What is the Gender Pay Gap, and what changes are there for 2022?

The Gender Pay Gap is the difference between men's and women's mean or median earnings across the workforce. It is defined as the relative difference in the gross average earnings of women and men within the economy.

Generally, statistics show that women take home fewer earnings than men.

In April 2017, data showed that women earned  9.1% less than men. To address this, the UK government introduced an obligation for firms to publish data on the salaries of male and female full-time employees, in particular demonstrating the gap between male and female pay. In addition, since April 2018, it has been mandatory for organisations with over 250 staff to submit annual reports on the overall earnings of men and women in their organisations.

In April 2019, the gender pay gap was 9.0%, in April 2020, it was 7%, and most recently, in April 2021, the difference was 7.9%. The increase in 2021 can be attributed to the pandemic when many employees were furloughed.

The gender pay gap should not be confused with Equal Pay regulations. Equal pay regulations came into effect in 1975. As result, by law, men and women must get equal pay for doing 'equal work' (e.g. work that equal pay law classes as the same, similar, equivalent or of equal value). This means someone must not get less pay compared to someone who is both the opposite sex and doing equal work for the same employer.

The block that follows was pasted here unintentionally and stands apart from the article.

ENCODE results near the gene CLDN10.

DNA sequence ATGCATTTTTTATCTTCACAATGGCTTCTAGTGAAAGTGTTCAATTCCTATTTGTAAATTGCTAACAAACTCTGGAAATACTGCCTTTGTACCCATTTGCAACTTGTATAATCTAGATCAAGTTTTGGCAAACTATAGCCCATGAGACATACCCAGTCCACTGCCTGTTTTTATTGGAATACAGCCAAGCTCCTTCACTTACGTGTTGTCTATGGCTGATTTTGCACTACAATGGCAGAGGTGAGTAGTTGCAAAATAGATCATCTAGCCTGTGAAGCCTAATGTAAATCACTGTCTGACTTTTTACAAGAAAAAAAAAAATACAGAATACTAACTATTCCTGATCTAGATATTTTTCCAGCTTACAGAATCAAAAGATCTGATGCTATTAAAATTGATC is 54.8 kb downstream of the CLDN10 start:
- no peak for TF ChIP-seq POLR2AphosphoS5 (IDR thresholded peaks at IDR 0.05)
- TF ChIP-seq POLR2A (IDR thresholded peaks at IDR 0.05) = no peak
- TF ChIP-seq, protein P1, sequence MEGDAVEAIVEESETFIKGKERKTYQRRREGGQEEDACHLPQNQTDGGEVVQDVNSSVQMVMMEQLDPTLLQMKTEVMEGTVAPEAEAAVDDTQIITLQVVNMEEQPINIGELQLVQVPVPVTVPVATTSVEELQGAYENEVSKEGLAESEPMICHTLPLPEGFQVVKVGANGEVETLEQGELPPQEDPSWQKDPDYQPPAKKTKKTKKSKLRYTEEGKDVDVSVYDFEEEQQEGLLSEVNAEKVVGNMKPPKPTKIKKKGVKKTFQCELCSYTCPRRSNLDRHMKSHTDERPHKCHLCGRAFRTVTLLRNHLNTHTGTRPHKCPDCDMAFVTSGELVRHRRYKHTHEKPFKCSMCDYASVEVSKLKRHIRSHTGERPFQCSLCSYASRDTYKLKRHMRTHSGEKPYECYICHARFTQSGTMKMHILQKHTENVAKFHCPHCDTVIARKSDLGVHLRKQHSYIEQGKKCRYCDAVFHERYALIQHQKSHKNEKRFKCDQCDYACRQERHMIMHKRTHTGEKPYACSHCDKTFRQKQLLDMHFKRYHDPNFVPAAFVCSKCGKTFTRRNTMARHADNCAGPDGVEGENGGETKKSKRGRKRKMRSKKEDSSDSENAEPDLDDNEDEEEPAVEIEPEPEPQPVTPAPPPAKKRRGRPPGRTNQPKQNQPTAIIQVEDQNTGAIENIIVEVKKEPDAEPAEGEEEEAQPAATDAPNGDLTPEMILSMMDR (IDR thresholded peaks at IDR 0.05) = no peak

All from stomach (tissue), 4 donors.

We still see issues of unequal pay arising. Whilst there can be situations where female employees are being paid less than men illegally, in which case they maintain the right to take action against their employers, this can also happen when roles predominantly done by women are compared to other roles predominantly done by men. Therefore, an employer might technically be facilitating unequal pay and not even be aware of it.

Significant pay discrepancies remain, and there are reasons for this. Generally, men are more likely to hold high-level positions, making their hourly pay much higher than women in middle management positions.

Gender pay gap reporting differences for 2022

The following must be calculated and included in the gender pay gap report:

  • the difference between the mean hourly rate of pay for male and female employees
  • the difference between the median hourly rate of pay for male and female employees
  • the difference between the mean bonus pay paid to male and female employees
  • the difference between the median bonus pay paid to male and female employees
  • the proportions of male and female employees paid bonus pay
  • the proportions of male and female employees who were in the lower, lower-middle, upper-middle and upper salary quartile bands based on hourly rates of pay

Firms can choose to produce a narrative explaining why they have found a gender pay gap and their actions to analyse it and close the gap. Creating an action plan as a result of the analysis will increase an organisation's ability to address it and does not automatically mean the organisation has acted inappropriately or discriminatorily.

Producing an action plan

For organisations actively addressing the gender pay gap, there are many benefits.

Publishing an action plan with targets and clear actions sends a strong signal about your commitment to gender equality in the workplace. It can assist in attracting a wider pool of potential recruits for vacancies and develop a reputation for being a fair and progressive employer

Enhanced productivity can come from a workforce that feels valued and engaged in a culture committed to tackling inequality.

Failure to report